Accenture, Deloitte, Bain & Company, Detecon and others have all recently been offering up similar observations and advice to organizational leaders. Others such as Charles O’Reilly & Michael Tushman of Harvard Business School writing in Harvard Business Review have previously written on the subject reflecting their own research. It is a capacity referred to under different names that include Ambidexterity, Dual Engines, Exploiting/Exploring, Double Excellence, Dual Innovation, Integrative Innovation, etc. With numerous different takes on the subject now tabled, some more practical then others, what they are all talking about is the notion of future oriented firms enabling two engines or streams of innovation, each with different characteristics.”

Read the entire post on LinkedIn here.

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03
Aug

Making Sense of Design Thinking

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Making Sense of Design Thinking & “Agile” Method

Humantific CoFounder GK VanPatter just published another post in his popular ongoing “Making Sense Series.”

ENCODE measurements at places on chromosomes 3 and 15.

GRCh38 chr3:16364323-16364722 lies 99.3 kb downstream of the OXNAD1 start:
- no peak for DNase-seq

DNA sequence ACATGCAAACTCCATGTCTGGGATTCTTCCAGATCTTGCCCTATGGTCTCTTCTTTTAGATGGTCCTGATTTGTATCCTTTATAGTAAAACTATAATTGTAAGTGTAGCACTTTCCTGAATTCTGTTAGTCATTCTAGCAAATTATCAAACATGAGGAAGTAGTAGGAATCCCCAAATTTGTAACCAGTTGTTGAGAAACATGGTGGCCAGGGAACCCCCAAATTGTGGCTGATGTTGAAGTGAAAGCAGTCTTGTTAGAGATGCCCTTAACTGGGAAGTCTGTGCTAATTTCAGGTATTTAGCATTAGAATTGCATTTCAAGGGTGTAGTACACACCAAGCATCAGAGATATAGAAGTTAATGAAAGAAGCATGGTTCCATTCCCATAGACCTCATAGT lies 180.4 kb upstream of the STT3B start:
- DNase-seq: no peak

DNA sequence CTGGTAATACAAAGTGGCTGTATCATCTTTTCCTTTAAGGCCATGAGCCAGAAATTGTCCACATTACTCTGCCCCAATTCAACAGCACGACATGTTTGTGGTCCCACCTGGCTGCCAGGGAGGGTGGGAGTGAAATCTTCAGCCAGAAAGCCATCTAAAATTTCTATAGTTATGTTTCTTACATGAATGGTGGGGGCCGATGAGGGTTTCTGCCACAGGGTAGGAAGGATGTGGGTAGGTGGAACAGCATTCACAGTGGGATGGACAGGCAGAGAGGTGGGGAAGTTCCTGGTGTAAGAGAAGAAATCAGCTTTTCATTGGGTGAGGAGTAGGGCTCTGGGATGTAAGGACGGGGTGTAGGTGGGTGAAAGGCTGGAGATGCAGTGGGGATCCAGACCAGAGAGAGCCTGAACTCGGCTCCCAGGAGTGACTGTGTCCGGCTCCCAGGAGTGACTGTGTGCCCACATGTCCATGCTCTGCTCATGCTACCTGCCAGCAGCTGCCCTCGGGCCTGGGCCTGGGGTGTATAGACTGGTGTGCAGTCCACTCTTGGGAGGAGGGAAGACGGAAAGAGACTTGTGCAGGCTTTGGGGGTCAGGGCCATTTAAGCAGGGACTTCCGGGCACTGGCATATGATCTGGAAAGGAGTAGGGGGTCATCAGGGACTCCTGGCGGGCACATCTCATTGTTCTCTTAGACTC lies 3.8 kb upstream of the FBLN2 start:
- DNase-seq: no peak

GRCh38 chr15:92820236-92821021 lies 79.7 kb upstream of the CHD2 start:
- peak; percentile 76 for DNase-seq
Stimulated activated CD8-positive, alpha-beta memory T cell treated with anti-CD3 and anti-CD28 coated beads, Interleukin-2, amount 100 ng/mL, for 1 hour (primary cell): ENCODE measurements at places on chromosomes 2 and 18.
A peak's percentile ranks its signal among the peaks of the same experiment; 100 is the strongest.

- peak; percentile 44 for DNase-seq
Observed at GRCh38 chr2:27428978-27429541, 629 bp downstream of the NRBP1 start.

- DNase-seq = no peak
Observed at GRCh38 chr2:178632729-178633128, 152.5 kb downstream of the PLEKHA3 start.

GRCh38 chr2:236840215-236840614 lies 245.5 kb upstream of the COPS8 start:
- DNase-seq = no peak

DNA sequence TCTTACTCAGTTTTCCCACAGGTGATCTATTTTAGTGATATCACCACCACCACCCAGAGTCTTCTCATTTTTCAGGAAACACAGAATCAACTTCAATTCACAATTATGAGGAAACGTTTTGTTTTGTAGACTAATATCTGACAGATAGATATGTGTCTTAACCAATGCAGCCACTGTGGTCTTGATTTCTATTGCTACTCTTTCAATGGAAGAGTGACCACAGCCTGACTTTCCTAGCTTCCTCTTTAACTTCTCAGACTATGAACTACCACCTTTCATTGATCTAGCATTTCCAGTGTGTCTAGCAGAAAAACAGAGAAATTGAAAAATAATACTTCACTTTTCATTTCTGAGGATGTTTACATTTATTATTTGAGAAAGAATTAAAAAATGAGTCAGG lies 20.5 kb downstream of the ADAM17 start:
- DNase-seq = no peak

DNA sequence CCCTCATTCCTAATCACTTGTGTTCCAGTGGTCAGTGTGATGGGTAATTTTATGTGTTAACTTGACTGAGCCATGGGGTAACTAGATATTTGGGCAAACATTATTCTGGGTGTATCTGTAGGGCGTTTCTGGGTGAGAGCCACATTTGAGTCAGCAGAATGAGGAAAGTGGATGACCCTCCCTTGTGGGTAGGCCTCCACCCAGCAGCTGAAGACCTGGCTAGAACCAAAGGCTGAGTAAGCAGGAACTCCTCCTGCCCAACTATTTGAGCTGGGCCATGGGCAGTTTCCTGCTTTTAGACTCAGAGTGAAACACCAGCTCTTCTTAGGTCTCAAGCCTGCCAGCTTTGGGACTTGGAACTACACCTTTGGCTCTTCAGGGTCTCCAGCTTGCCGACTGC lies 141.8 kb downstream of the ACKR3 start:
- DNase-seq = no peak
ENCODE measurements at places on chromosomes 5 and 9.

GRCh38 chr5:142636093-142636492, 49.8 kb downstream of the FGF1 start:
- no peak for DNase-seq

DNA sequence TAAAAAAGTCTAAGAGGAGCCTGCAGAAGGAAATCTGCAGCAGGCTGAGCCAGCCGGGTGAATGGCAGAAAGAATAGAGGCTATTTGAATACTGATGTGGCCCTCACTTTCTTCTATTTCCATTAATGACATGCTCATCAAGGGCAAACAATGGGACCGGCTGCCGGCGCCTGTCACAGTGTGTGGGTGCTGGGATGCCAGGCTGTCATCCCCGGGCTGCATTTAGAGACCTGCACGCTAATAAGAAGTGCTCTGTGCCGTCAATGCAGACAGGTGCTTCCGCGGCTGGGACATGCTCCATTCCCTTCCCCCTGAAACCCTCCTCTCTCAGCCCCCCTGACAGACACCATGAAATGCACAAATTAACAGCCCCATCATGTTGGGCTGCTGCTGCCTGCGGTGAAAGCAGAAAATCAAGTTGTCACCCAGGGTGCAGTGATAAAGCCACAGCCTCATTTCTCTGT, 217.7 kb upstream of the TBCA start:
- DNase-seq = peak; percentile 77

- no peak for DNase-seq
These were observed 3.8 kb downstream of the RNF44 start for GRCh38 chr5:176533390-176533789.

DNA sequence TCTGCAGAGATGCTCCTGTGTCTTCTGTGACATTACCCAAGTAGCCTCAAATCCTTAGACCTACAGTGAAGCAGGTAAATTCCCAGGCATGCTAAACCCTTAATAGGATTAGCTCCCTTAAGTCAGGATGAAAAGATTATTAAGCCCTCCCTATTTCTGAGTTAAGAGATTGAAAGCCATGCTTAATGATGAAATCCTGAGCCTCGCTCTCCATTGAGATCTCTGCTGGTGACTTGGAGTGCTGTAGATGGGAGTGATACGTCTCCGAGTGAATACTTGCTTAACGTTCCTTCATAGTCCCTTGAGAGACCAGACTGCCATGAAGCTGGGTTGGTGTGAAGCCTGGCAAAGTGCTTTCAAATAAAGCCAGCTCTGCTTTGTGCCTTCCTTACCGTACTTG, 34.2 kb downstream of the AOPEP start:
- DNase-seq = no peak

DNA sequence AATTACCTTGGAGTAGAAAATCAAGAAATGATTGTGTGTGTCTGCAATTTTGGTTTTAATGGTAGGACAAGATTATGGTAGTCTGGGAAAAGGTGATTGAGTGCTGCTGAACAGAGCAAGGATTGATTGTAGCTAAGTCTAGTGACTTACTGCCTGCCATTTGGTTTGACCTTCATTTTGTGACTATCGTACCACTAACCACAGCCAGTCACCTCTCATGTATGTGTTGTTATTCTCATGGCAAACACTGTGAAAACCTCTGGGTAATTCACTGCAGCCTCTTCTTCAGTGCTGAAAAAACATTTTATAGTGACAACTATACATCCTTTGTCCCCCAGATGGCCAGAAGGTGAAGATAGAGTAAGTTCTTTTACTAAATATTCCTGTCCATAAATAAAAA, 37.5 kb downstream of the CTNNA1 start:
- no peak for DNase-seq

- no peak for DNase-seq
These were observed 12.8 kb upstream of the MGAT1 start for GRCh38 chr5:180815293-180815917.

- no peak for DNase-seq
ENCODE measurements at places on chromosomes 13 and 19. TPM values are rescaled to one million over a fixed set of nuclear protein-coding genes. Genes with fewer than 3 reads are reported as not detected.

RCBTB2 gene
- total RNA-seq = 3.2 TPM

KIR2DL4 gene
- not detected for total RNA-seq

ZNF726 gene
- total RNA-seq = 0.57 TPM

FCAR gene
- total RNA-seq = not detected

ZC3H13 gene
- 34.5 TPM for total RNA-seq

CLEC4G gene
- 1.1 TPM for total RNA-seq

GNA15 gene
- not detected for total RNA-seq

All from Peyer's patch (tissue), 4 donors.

“Many organizational leaders have become a tad confused as various parties pitch methods in a competitive marketplace that now includes the graduate business schools and graduate design schools seeking to reposition themselves as innovation advisory consultancies..:-)”

“In this brief post, with an objective towards advocating clarity, we share how, from a practice based methods perspective, Humantific differentiates between Design Thinking methods, Product/Service/Experience Design Thinking methods and Agile methods. While they all add value, they each add different forms of value applicable to different contexts.